Thermwood Partners on Low-Cost Responsive Tooling Program
The United States Air Force Research Laboratory (AFRL)
Manufacturing and Industrial Technology Division
(ManTech) is interested in large scale polymer-based additively
manufactured (AM) composite
cure tooling. Boeing submitted an
idea to ManTech’s Open BAA to evaluate
the current state of additive
manufacturing technology with
respect to the fabrication of low-cost
autoclave capable tools for the production
of composite aerospace components.
The initial demo tool is for
an AFRL concept aircraft fuselage
skin. Boeing contracted Thermwood
to demonstrate capability of their Large Scale Additive
Manufacturing (LSAM) machine.
The Thermwood LSAM machine offers an innovative
additive manufacturing machine capability with its Vertical
Lay Print (VLP). The vertical lay print AM process provides
a significant cost benefit by increasing the size components
can be printed, thus reducing assembly cost for large tools.
To validate the VLP process using high temperature autoclave-
capable materials, Boeing and AFRL chose to 3D
print a section of the large tool to evaluate the LSAM functionality.
The Mid-Scale tool was
printed on Thermwood’s LSAM
Additive Manufacturing Demonstra -
tion machine in Southern Indiana
using a 40mm print core running
25% carbon fiber reinforced
The initial test tool has the same
width, height and bead path as the
final mold, incorporates all major features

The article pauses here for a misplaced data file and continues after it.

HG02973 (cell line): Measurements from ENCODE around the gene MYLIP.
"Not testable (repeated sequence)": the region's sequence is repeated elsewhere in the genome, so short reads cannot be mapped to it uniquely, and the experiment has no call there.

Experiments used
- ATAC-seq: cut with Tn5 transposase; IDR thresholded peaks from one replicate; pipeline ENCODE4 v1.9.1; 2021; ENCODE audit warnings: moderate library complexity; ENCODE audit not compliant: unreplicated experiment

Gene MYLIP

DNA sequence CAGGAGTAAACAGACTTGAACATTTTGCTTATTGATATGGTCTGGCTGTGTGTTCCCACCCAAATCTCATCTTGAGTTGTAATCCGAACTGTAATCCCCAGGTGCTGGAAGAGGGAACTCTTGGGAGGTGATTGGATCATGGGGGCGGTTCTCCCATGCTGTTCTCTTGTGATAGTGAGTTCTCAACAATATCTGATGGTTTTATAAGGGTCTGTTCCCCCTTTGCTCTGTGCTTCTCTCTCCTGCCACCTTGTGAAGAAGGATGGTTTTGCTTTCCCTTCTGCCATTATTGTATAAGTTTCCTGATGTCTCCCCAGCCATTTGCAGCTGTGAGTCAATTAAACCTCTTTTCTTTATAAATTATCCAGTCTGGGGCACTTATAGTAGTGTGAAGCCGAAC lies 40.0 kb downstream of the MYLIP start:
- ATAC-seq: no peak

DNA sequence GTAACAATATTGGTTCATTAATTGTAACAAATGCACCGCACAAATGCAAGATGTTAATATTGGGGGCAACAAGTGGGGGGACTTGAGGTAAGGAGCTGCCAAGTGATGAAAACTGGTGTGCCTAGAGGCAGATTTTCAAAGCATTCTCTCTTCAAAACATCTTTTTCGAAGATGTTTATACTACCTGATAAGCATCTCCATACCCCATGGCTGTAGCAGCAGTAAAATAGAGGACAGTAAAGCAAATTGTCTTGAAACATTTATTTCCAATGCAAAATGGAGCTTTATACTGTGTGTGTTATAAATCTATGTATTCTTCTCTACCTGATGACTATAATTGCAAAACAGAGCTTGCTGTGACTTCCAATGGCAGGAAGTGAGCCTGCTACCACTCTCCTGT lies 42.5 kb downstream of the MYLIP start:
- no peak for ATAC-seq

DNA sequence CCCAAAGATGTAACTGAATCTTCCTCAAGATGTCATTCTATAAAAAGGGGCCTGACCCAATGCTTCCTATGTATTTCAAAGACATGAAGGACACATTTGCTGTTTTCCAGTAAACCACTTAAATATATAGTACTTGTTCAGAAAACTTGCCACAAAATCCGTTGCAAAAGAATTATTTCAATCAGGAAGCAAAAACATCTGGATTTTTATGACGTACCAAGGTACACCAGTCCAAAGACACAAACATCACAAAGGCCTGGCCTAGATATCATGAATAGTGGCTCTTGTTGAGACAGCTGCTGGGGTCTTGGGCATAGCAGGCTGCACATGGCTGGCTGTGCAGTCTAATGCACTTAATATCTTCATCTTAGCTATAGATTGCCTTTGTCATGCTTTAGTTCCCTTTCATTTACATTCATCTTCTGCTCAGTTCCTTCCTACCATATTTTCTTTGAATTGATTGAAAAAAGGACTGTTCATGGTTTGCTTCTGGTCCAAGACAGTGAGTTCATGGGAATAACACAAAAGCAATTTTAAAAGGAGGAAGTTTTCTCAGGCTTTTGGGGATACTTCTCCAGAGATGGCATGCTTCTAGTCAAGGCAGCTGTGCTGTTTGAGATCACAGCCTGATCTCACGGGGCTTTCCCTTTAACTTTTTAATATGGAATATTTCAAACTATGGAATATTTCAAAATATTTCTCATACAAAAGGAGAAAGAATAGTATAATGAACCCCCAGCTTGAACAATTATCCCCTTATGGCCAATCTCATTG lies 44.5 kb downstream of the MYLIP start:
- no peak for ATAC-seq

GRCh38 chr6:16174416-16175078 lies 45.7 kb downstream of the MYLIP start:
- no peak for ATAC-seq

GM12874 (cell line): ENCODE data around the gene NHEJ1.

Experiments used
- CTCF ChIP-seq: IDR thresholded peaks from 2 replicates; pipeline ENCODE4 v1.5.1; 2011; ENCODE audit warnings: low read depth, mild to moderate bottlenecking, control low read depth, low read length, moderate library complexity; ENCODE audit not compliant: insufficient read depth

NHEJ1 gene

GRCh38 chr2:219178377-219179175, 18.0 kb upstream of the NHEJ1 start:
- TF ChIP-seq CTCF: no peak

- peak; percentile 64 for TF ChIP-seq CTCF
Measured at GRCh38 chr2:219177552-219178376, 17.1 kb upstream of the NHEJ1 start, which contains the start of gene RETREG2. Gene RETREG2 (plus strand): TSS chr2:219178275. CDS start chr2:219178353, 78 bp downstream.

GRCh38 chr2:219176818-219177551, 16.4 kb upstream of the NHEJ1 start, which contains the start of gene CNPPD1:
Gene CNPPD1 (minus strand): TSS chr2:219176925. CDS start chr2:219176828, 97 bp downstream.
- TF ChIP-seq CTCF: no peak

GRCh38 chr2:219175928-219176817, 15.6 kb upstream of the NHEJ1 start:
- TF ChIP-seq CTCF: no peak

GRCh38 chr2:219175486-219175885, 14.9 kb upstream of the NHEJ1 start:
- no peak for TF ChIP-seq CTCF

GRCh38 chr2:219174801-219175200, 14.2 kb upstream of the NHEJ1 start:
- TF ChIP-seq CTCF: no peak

of the final mold, but compressed
in length being only 4 feet long. The final tool will
be over 10 feet long. The Mid-Scale tool set a milestone
achievement as the first high temperature tool printed
using the VLP system. After final machining, the tool was
probed for surface profile and tested for vacuum integrity.
The tool passed room temperature vacuum test and
achieved dimensional surface profile tolerances.
The program is progressing to the next step, producing
a full size tool. Boeing and the Air Force are carefully documenting
all operational parameters of the project to transition
the technology to production programs. Additive
manufactured autoclave tooling offers significant advantages
over traditional methods of producing these tools.
3D printed tooling is less expensive and can be fabricated
in days or weeks rather than months.
AFRL is very interested in tooling approaches for the
Low-Cost Attritable Technology (LCAAT) program which has
a goal to break the cost growth curve and field new systems
faster. AFRL Program Manager Andrea Helbach says, “We
are interested in additively manufactured tooling’s ability
to reduce the cost and time to procure autoclave capable
tooling. Additionally, AM tooling supports changes in vehicle
design with minimal non-recurring expenses.”
LSAM is intended for industrial production. It is not a
lab, evaluation or demonstration machine, but is instead a
full-fledged industrial additive manufacturing system
intended for the production of large-scale components.
For more information, contact Jason Susnjara,
Thermwood Corporation, 904 Buffaloville Rd., Dale, IN
47523, 800-533-6901, Fax: 812-937-2956, E-mail:
firstname.lastname@example.org, Web: www.thermwood.com.